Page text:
So this will be only one of a billion articles on the jacked up bailout proposal. I will try not to dwell on the complexities of the politics behind it. Let's put some data out on the table first. Major banks are failing left and right--Lehman Brothers, Bear Stearns, Fannie Mae, Freddie Mac, IndyMac, Washington Mutual, AIG, Wachovia. There are billions and billions of securitized loans that have gone bad that need to be "written off". Buyers of these SIVs (structured investment vehicles) started freaking out that a small percentage of home owners were defaulting, because that meant they would not be making money from those loans. That fear was then displaced to other homeowners by association, such that the fear they would make little or no money from their purchace of SIVs was then exaggerated even more. And fearful investors do what you expect they would do. They tried to get their money back. They made a run on the investment banks that held these SIVs, trying to get as much of their money back. The problem is that the banks did not have enough "cash" on hand to cover the run by investors. (Think George Bailey in It's A Wonderful Life) So these SIVs then have to be "written down" and a company deficit established. And because these banks have accumulated so many of these SIVs over the years, a loss of a small percent in value is magnified a billionfold. That kind of loss can destroy a bank.
So what is the government to do? According to Secretary of the Treasury Henry Paulson, the answer is to throw lots and lots of money at the problem. After all, you only need to create an illusion of trust in order to get the public to spend and invest its money instead of stuffing it under the mattress. Creating actual trust would be even better, but that is not going to happen for at least the next five or ten years. It is this crisis of distrust that lead to the market crisis. People don't trust the banks anymore. And can you blame them? The banks took on excessive risks with your money and didn't tell you. There has to be some semblance of trust between the people and the banks if the market will recover. And the Secretary of the Treasury thinks the answer is to give the banks more money to piss down the drain. If I couldn't trust the banks to do due diligence on SIVs and the contents of the SIVs, why would I trust the banks will responsibly use $700 billion of federal money? And if people still haven't forgotten the stories about the $400 government toilet seat, why would anyone believe that $700 billion will actually go towards fixing the economy, instead of only $100 billion after all the pork projects and overhead costs are said and done?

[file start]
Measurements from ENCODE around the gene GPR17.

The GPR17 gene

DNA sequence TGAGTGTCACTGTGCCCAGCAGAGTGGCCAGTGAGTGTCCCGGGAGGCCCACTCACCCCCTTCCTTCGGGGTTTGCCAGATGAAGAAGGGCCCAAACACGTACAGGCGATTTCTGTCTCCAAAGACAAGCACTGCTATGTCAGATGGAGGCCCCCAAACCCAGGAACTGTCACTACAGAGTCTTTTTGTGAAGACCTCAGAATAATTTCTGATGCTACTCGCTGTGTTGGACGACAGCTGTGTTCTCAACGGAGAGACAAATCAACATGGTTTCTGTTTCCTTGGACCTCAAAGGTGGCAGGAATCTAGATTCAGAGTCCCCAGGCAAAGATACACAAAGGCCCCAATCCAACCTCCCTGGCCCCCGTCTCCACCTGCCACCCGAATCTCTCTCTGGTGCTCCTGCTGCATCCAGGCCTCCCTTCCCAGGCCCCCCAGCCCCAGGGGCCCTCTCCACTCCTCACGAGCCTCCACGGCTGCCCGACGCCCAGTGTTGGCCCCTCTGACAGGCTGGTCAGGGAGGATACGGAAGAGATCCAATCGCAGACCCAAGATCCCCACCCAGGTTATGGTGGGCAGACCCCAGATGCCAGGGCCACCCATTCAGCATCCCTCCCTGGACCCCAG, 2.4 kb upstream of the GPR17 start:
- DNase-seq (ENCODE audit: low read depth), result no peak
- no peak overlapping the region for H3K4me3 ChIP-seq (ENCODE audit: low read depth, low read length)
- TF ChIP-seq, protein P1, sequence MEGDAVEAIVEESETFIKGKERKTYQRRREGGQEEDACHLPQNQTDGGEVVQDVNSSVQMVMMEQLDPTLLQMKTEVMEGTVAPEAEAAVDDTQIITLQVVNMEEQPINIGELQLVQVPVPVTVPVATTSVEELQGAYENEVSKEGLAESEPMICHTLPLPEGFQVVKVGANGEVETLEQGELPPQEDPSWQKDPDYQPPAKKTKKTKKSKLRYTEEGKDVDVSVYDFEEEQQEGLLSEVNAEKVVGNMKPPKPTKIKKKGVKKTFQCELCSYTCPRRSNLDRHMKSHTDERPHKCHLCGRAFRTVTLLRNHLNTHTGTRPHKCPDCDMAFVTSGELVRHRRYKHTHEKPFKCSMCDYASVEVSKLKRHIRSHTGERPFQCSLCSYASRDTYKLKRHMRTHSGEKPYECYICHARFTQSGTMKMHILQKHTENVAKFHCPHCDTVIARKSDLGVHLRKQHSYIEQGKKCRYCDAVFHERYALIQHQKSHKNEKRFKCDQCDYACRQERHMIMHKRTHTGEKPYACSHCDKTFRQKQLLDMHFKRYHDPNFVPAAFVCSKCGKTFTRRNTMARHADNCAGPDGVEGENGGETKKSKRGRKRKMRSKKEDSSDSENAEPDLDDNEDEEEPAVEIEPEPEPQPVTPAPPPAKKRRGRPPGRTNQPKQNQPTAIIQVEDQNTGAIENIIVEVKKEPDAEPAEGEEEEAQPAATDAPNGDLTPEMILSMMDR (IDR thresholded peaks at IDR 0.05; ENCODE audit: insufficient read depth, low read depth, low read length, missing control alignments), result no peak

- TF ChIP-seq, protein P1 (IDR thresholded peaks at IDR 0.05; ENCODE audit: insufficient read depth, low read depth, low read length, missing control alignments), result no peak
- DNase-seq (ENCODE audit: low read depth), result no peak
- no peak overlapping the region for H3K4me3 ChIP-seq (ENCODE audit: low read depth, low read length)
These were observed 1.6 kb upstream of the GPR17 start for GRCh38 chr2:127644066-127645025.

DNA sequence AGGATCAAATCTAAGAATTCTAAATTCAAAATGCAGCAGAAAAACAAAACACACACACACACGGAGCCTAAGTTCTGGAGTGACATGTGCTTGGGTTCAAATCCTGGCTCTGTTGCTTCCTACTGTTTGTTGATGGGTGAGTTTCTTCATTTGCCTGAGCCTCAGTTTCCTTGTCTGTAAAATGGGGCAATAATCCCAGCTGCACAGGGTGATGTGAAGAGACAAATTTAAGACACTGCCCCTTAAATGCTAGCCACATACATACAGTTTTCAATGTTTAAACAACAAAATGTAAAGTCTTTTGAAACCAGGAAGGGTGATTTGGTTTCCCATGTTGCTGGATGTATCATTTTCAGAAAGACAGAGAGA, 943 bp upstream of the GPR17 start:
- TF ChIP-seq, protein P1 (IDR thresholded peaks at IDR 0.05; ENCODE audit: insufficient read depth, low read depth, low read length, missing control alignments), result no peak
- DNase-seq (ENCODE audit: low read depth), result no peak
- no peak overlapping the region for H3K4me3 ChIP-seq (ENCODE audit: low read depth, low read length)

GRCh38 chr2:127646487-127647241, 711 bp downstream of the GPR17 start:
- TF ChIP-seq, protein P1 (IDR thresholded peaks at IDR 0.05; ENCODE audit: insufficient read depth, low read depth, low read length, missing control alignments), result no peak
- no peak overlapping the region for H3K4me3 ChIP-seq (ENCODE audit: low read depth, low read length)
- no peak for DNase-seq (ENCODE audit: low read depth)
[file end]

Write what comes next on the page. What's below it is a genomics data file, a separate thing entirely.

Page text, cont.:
Of all the bills that Congress has passed over the history of this nation, I would be so bold as to say that in the last 50 years no bills have been passed that did not have some pork or unrelated stipulation attached to it. This is why so many people are up in arms about the bailout. Not only does it fail to adequately punish the CEOs and executives that created the market mess, it wastes even more money in order to earmark a lot of money to bail out the banks. This is why it is so difficult to find a copy of the bailout bill for the public. If the public knew how senators and representatives added unnecessary provisions to the bill as a condition for their support, there would be an overwhelming number of upsets in the next round of Congressional elections. People worry so much about lobbyists influencing our politicians when its clear the politicians themselves have lost their way.
Without accountability a problem will happen again and again. As long as the executives are not punished for buying SIVs that they knew nothing about, or for not paying attention to what their buyers were buying, it will happen again. And again. And again. You have CEOs leaving failed banks with multimillion dollar golden parachutes. You have politicians brokering billion dollar bills under the guise of emergency and public good but adding in side deals to skim millions from the American public. And we are powerless to stop it. Why? Because the system needs to be reset. We don't need an election every few years where nubes campaign against the incumbents. That never alters the composition of Congress. What we need is a law that prohibits any Congressman (or Congresswoman for you females that care to be associated with politicians these days) from serving more than two terms. We do that for the executive branch, and we should do that for the legislative branch. That may allow less lobbyist influence, more sympathy for the constituents, and less money and power grubbing.